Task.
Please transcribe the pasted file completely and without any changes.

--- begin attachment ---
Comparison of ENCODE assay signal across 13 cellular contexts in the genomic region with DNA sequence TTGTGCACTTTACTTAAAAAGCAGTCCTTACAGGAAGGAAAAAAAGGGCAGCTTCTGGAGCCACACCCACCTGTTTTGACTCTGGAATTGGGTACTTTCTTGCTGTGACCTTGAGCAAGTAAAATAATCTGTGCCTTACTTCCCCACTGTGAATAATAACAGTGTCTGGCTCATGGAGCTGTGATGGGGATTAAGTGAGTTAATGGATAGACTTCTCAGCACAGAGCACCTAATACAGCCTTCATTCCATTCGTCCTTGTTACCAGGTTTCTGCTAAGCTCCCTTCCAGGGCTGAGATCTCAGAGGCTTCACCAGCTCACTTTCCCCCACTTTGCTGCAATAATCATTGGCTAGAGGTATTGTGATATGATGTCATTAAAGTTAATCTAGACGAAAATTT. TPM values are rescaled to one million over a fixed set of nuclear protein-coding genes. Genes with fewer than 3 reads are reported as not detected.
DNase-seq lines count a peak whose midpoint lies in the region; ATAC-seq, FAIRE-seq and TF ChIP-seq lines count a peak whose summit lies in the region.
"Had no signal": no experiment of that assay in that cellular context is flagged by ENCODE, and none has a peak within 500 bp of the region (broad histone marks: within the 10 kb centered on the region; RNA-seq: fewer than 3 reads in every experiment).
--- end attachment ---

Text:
Comparison of ENCODE assay signal across 13 cellular contexts in the genomic region with DNA sequence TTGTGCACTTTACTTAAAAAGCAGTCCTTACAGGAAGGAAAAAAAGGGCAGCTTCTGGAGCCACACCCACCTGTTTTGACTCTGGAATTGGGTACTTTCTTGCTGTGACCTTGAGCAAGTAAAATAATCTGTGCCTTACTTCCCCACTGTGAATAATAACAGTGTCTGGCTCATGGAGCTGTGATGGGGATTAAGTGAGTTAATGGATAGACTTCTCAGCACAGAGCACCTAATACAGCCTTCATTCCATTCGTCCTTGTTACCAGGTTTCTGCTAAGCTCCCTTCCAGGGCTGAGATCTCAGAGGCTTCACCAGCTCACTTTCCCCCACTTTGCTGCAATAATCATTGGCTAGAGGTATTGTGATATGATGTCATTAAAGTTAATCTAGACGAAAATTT. TPM values are rescaled to one million over a fixed set of nuclear protein-coding genes. Genes with fewer than 3 reads are reported as not detected.
DNase-seq lines count a peak whose midpoint lies in the region; ATAC-seq, FAIRE-seq and TF ChIP-seq lines count a peak whose summit lies in the region.
"Had no signal": no experiment of that assay in that cellular context is flagged by ENCODE, and none has a peak within 500 bp of the region (broad histone marks: within the 10 kb centered on the region; RNA-seq: fewer than 3 reads in every experiment).